Welcome to another part of the series where I explain what methods we can apply while teaching our child chess. We've actually come a long way in this series of articles. We did the part of arousing interest in children about the game and introducing the chess board and pieces. Now it's time to teach the child the arrangement of the chess pieces on the board.
The first piece we will place on the chessboard will be the rook at the far end of the board. In our previous articles, when we were explaining the game of chess to the child, we said that the chessboard is the country with black and white squares in fairy tales. We can again refer to this fairy tale land while teaching the child how to place the stones on the board. We will ask the child to place the rooks on the right and leftmost squares of the board, saying that a rook should be placed on the borders of the country to protect this country. Likewise, we will place our own rooks in their places on the board.
The 2nd piece we will place on the chessboard will be the knight that should stand next to the rook. We will ask the boy to pick up the knights and ask where to place, we can ask him to find out where the knights' favorite place might be. The child will probably say that rooks are the best place for knights. If the child does not give this answer, we can direct him to place the knights close to the rook. So the knights took their place on the chessboard.
Our next stone will be the bishop. When we put the bishop on the chessboard, we can tell the child that the knights may get bored of being alone and need a friend. The child might consider putting an bishop next to the knights. If the child does not prefer bishops, we can convince him by saying that the best friends of the knights in this game are the bishops. We can encourage the child to place the bishops next to the knights.
There is only room for two pieces on the chessboard as there are rooks, knights and bishops respectively. One of these places belongs to the king and the other to the queen. Now it's time to take the king's place on the chessboard. We will ask the child to take the king in his hand and indicate the color of the stone. When the child says the color of the stone, we will give a brief explanation of this by saying that the king does not like his own colour. For example, we can tell the child that the king stood in his own color, but on a day when the sky was covered with dark clouds, the passersby did not greet him because they could not notice him, and the king was very upset at this stop and decided not to stand in his own color anymore.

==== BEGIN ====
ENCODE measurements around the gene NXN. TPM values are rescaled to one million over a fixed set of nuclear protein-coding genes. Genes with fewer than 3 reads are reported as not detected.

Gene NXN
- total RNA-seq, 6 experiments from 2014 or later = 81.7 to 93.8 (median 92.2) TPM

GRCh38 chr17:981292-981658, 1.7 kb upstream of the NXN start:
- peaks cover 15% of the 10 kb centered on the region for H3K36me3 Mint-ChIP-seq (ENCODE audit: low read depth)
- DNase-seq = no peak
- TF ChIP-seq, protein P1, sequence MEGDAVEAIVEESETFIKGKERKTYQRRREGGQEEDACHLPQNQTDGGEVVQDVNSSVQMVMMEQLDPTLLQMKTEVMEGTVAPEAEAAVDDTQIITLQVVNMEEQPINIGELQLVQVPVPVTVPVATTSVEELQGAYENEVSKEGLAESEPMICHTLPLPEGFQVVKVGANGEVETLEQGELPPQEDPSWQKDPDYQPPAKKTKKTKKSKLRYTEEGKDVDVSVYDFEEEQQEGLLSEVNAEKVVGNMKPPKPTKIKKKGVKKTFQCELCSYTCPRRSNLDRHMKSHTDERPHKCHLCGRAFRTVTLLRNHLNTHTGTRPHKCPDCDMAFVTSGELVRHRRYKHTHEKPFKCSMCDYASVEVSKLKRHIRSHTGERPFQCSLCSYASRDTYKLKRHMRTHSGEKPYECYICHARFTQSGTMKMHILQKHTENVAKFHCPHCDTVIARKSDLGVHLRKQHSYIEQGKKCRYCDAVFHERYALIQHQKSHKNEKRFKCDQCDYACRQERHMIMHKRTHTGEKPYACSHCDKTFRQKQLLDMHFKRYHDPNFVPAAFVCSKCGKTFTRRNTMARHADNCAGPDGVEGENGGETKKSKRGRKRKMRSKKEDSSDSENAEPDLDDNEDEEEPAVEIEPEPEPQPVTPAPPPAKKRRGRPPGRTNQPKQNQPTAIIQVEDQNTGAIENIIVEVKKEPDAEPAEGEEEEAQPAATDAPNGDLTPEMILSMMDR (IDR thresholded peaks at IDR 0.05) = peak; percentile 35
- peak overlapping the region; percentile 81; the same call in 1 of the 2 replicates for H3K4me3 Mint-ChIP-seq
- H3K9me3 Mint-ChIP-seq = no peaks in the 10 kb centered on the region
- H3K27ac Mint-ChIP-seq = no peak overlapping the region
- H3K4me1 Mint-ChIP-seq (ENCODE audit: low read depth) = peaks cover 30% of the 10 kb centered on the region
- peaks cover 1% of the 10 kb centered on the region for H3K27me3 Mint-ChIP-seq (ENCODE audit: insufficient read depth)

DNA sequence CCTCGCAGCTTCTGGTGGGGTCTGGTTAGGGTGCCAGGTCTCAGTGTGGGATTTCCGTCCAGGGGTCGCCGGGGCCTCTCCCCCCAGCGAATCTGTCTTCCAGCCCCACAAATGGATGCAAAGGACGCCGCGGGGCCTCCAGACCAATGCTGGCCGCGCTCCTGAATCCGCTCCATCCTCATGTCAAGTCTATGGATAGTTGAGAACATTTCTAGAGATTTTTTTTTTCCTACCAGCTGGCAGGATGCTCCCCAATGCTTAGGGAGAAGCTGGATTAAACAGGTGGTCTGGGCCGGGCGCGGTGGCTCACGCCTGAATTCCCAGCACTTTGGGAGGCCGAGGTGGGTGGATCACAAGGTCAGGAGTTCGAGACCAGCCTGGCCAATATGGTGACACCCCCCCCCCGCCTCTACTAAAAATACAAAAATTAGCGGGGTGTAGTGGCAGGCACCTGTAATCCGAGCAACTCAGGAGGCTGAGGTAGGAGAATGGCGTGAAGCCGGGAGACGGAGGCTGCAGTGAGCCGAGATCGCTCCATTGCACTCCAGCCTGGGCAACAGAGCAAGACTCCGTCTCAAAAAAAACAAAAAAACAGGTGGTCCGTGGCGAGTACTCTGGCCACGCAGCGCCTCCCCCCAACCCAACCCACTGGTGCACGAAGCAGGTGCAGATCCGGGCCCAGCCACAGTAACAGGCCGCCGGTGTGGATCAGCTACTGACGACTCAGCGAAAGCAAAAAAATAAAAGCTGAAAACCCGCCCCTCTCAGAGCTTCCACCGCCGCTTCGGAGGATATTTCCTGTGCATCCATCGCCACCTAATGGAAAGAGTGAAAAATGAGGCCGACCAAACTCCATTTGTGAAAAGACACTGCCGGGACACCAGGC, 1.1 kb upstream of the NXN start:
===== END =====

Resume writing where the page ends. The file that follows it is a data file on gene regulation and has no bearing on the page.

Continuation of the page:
After placing the king on the correct square, only one piece and one empty square will remain. We can place our last piece on the chessboard by stating that the queen's place is always next to the king.
Yes, placing the chess pieces on the board is almost finished. Only pawns of the same type remain. We can ask the child to take 8 pawns and place them in front of each piece on the board. Thus, our pieces were properly placed in their places on the chessboard.
In order for the child to learn the arrangement of the chess pieces well, they may be asked to rearrange the order of the pieces. At this point we can have a small prize competition with him, for example. We can encourage him by saying that the person who gets the chess pieces right 3 times will win a chocolate bar.
Once the child has fully learned how to place the pieces on the chessboard, the next step is to explain the rules of the game and how the pieces will move on the board. I find it more appropriate to describe this stage in another article so that my article is not too long.
I hope I have provided practical information on placing chess pieces on the board. Thank you for reading.
I greet you all with love...